DLS C4, wk4, lab "Face Recognition", grader fails me - all outputs and code are correct

DLS C4, wk4, lab “Face Recognition”, grader fails me - all outputs and code are correct.

I got all outputs as expected and the I am sure my code is correct.

When I submitted the assignment the grader gave me just 66% and gave the following feedback:

“Code Cell UNQ_C2: Unexpected error (TypeError(“ufunc ‘isfinite’ not supported for the input types, and the inputs could not be safely coerced to any supported types according to the casting rule ‘‘safe’’”)) occurred during function check. We expected function verify to return verify test 1 failed. Please check that this function is defined properly.”

Please help.

That’s a pretty clear indication there’s a problem in your code, regardless of how sure you are that it’s correct.

Not all errors are caught by the notebook’s built-in test cases.

If you search the forums for that error string, you find lots of hits, including this one which seems worth a look.


Thank you.

In the function np.linalg.norm() I had set axis=-1 as a parameter earlier and it didn’t complain at all - and even the output was as expected (probably the distance calculated was still ok).

I just removed the parameter “axis”, and used ord=2, and it gave the same expected output again. But this time the grader accepted the submission and it’s a success.

It’d be better to add a check in the graded cell for this issue.

Also, could you please post a short tutorial/link where I can read/practise the different norms (using Python)?

I tried making the same mistake that you list there: adding axis = -1 to the np.linalg.norm call in verify and the tests fail for me with the exact same message you show from the grader:

with tf.norm dist = 0.5436482429504395
with np.linalg.norm dist = [0.54364824]
Dist for bertrand = [0.54364824]
It's bertrand, welcome in!
TypeError                                 Traceback (most recent call last)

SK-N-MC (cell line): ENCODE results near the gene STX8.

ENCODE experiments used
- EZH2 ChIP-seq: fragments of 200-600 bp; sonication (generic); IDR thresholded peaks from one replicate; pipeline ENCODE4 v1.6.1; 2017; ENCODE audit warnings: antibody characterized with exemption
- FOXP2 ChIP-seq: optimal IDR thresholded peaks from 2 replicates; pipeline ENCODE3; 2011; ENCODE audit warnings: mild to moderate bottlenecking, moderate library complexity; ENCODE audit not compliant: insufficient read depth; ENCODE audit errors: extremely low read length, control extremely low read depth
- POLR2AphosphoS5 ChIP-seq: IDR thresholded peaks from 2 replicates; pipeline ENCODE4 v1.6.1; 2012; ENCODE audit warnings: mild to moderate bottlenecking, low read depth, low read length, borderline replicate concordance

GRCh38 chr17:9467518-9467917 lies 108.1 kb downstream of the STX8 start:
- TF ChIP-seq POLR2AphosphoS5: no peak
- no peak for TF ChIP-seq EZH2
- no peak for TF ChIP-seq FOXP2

<ipython-input-18-02e2f1840f11> in <module>
----> 1 assert(np.allclose(verify("images/camera_1.jpg", "bertrand", database, FRmodel), (0.54364836, True)))
      2 assert(np.allclose(verify("images/camera_3.jpg", "bertrand", database, FRmodel), (0.38616243, True)))
      3 assert(np.allclose(verify("images/camera_1.jpg", "younes", database, FRmodel), (1.3963861, False)))
      4 assert(np.allclose(verify("images/camera_3.jpg", "younes", database, FRmodel), (1.3872949, False)))

<__array_function__ internals> in allclose(*args, **kwargs)

/opt/conda/lib/python3.7/site-packages/numpy/core/numeric.py in allclose(a, b, rtol, atol, equal_nan)
   2158     """
-> 2159     res = all(isclose(a, b, rtol=rtol, atol=atol, equal_nan=equal_nan))
   2160     return bool(res)

<__array_function__ internals> in isclose(*args, **kwargs)

/opt/conda/lib/python3.7/site-packages/numpy/core/numeric.py in isclose(a, b, rtol, atol, equal_nan)
   2255     y = array(y, dtype=dt, copy=False, subok=True)
-> 2257     xfin = isfinite(x)
   2258     yfin = isfinite(y)
   2259     if all(xfin) and all(yfin):

TypeError: ufunc 'isfinite' not supported for the input types, and the inputs could not be safely coerced to any supported types according to the casting rule ''safe''

The key thing to note is that

[0.54364824] is not the same thing as 0.54364824: the former is a numpy array, whereas the latter is a python scalar, even though the values may be the same.

It is the case in all of the various numpy primitives that take arrays as input that specifying the axis parameter means you are telling it to do the operation only along that axis and to return the result as an array. Try it with np.sum for example:

A = np.random.randint(0, 10, (2,3))
print(f"A =\n{A}")
print(f"np.sum(A, axis = -1) = {np.sum(A, axis = -1)}")
print(f"np.sum(A) = {np.sum(A)}")
A =
[[6 3 7]
 [4 6 9]]
np.sum(A, axis = -1) = [16 19]
np.sum(A) = 35

So you can see that what happened was that it took the sum “across the columns” in the axis = -1 case (sum across the last axis). So we end up with a (2,) 1D array with the sums of the rows. Without the axis specified, it sums the entire array and returns a scalar.

Now watch and see that you get the same idea with np.linalg.norm:

print(f"np.linalg.norm(A, axis = -1) = {np.linalg.norm(A, axis = -1)}")
print(f"np.linalg.norm(A) = {np.linalg.norm(A)}")
np.linalg.norm(A, axis = -1) = [ 9.69535971 11.53256259]
np.linalg.norm(A) = 15.066519173319364

We get the norms of the rows in the axis = -1 case.